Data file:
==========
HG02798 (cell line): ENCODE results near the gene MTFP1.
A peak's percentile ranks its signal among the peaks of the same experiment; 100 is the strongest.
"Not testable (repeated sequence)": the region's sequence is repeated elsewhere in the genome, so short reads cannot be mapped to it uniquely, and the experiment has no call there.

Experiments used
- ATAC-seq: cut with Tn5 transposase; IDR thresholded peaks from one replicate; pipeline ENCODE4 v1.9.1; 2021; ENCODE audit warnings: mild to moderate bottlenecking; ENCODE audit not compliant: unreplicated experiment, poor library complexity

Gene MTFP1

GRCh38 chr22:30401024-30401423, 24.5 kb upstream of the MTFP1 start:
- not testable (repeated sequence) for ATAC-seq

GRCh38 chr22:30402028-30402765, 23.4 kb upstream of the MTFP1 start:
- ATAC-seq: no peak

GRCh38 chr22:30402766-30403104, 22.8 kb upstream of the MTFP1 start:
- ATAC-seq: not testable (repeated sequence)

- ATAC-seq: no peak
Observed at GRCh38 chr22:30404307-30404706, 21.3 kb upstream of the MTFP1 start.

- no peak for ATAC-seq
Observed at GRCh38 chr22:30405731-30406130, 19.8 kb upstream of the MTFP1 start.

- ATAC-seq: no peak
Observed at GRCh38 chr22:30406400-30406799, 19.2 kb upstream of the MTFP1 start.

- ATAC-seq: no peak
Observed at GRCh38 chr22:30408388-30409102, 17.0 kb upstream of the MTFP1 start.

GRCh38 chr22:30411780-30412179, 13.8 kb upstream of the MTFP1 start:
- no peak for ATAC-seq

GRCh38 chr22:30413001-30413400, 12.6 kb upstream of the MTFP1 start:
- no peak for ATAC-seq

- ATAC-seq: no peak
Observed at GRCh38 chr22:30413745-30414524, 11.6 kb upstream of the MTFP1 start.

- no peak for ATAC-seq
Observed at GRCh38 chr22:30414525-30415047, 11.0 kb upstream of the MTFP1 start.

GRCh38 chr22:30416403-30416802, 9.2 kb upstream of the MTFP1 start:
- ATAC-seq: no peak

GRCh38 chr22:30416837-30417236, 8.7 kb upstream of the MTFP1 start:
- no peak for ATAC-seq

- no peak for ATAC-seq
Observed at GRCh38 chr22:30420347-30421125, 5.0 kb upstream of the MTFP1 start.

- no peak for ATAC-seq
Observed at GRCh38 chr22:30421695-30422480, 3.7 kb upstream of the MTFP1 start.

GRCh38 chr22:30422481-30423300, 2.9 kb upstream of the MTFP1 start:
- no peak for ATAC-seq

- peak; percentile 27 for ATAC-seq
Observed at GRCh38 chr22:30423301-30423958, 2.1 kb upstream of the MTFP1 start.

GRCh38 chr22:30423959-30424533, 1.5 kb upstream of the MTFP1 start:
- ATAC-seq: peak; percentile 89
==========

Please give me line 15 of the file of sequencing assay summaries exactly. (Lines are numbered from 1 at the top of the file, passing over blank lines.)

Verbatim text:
- no peak for ATAC-seq